A must read for anyone who has a loved one with dementia.

I am currently reading A Dignified Life by Virginia Bell and David Troxel.   My intention was to finish the book before I recommended it here, but I am finding it such a good resource that I wanted to share it now as I know it will help many others who are looking for answers.

A Dignified Life BooK Cover

Ten years ago, the first edition of A Dignified Life changed the way the caregiving community approached Alzheimer’s disease by showing caregivers how to act as a Best Friend to the person, finding positive ways to interact even as mental abilities declined. Firmly grounded in the latest knowledge about the progression and treatment of dementia, this expanded edition offers a wealth of immediately usable tips and new problem-solving advice. It incorporates practical ideas for therapeutic activities—including the latest brain-fitness exercises—stimulate the brain while adding structure, meaning, and context to daily routines. With new stories and examples as well as an updated resources section, A Dignified Life, Revised and Expanded gives caregivers the support and advice they need to be successful and inspired in their demanding roles.

See more at:  hcibooks.com – A Dignified Life

or their website at:  Best Friends Approach

Alzheimers: Strategies to Head Off or Deal With Behavior Problems

http://tinyurl.com/cng63v6

Alzheimers: Strategies to Head Off or Deal With Behavior Problems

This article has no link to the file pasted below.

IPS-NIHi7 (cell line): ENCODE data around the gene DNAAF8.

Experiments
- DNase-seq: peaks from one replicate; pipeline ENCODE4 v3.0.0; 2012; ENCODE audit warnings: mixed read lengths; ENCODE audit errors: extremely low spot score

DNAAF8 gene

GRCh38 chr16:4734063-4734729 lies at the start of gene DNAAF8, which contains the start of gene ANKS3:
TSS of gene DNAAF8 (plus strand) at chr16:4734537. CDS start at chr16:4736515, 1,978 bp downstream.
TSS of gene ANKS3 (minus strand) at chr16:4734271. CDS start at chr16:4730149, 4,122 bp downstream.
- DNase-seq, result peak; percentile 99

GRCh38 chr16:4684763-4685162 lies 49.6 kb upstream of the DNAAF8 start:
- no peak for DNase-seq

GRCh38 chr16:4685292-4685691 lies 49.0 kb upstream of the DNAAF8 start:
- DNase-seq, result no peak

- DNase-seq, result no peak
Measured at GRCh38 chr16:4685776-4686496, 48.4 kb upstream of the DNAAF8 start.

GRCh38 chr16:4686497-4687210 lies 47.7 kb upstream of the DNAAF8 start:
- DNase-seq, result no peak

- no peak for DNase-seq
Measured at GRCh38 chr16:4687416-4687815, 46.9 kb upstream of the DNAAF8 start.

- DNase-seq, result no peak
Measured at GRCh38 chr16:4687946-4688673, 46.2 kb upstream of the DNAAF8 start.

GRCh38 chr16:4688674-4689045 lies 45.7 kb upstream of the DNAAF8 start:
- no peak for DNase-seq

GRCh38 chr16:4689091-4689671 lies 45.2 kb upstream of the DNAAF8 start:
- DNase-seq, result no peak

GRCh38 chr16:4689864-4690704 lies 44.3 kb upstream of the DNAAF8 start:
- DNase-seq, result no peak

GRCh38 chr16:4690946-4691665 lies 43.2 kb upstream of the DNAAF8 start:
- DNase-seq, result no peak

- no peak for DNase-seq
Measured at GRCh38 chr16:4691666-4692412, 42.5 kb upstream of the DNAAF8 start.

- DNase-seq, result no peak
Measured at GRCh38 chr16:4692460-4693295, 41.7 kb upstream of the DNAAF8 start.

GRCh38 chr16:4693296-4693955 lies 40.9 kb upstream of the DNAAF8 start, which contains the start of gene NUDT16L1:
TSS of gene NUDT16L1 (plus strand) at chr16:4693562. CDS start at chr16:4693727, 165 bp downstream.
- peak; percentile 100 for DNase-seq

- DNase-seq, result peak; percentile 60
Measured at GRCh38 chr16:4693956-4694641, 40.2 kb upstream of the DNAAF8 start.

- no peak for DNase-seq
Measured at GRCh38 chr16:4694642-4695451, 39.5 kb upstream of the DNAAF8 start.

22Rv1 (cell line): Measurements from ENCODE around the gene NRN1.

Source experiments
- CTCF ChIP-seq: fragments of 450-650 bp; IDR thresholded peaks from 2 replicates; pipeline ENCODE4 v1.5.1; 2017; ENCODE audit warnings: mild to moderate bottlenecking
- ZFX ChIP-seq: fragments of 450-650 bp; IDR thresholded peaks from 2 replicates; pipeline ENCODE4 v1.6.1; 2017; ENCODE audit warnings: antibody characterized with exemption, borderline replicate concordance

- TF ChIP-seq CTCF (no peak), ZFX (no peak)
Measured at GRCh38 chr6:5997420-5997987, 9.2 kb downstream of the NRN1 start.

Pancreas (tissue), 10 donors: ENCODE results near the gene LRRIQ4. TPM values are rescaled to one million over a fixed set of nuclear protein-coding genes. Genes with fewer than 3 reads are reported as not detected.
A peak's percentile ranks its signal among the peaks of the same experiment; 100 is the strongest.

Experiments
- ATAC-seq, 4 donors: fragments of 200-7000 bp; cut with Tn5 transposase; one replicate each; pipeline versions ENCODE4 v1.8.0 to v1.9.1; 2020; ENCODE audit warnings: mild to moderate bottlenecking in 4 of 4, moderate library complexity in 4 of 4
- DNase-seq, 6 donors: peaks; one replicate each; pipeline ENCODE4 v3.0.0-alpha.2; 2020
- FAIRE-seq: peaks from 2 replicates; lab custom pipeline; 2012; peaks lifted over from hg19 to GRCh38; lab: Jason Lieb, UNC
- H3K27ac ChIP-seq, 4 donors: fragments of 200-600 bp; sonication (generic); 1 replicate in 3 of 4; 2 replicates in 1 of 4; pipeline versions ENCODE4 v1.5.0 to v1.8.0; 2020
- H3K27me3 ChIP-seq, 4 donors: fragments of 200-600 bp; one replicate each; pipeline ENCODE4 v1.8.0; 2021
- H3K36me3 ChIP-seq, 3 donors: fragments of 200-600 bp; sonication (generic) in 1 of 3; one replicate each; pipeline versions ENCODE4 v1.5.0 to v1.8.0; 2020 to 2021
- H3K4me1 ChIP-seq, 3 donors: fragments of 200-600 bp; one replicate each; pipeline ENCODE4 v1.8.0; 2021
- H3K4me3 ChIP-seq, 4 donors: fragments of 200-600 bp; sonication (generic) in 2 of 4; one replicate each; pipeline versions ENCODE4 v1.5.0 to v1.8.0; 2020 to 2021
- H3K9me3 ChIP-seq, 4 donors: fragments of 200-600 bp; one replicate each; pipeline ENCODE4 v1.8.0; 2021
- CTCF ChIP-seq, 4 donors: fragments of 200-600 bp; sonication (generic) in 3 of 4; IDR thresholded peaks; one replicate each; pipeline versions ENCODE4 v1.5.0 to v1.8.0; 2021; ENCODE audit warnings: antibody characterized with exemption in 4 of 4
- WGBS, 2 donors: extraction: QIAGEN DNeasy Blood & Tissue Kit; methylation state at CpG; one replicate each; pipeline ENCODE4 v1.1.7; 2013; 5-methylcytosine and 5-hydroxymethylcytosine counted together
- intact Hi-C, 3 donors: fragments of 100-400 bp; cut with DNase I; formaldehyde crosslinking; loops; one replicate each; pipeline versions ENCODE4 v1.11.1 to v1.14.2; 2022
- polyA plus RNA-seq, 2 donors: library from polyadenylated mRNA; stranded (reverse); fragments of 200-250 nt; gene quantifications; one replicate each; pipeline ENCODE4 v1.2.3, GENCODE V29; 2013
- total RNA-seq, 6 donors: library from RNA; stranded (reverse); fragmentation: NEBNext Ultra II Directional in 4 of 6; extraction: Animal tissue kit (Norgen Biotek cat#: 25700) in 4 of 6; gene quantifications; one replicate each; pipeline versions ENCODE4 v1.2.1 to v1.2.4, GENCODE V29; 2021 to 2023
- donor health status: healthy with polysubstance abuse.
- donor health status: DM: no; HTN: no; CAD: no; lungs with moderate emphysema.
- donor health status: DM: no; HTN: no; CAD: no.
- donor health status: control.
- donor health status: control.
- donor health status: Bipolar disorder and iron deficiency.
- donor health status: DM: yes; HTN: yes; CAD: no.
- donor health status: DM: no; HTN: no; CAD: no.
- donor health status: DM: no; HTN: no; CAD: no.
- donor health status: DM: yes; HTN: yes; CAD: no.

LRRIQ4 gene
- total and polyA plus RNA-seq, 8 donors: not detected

by Dementia and Hallucinations, dementiatoday.com February 29th 2012

Pay attention to what the individual with dementia is saying—both verbally and non-verbally.

Caregivers also should be aware of their communication techniques, including providing one-step instructions and speaking in a reassuring tone.

Think ahead and plan for situations that could result in problem behaviors. Understand that trying to argue with someone who has dementia only results in frustration for both them and the caregiver.

Distract and divert attention whenever possible.

Hold to the same routine.
Keep things simple to avoid frustration.

Promote a sense of security and comfort. Use positive reinforcements, such as smiles, a gentle touch, personal attention and praise.

Allow the individual to have some sense of control. Being able to “save face” is important to someone who is very confused.

Maintain a calm manner even when the individual becomes aggressive or agitated. This can defuse a tense situation and help reduce a person’s fears.

Assess the situation to protect yourself. Should an individual’s aggression become violent, be mindful of your own safety first.

Caregivers should practice ways to reduce stress when they become angry or frustrated, since anger and frustration could aggravate a behavior problem. Remember that behavior problems result from the disease. Do not take things that the person says and does personally; it is the disease speaking.

Be creative and use common sense. Try to keep a sense of humor even in the most difficult situations.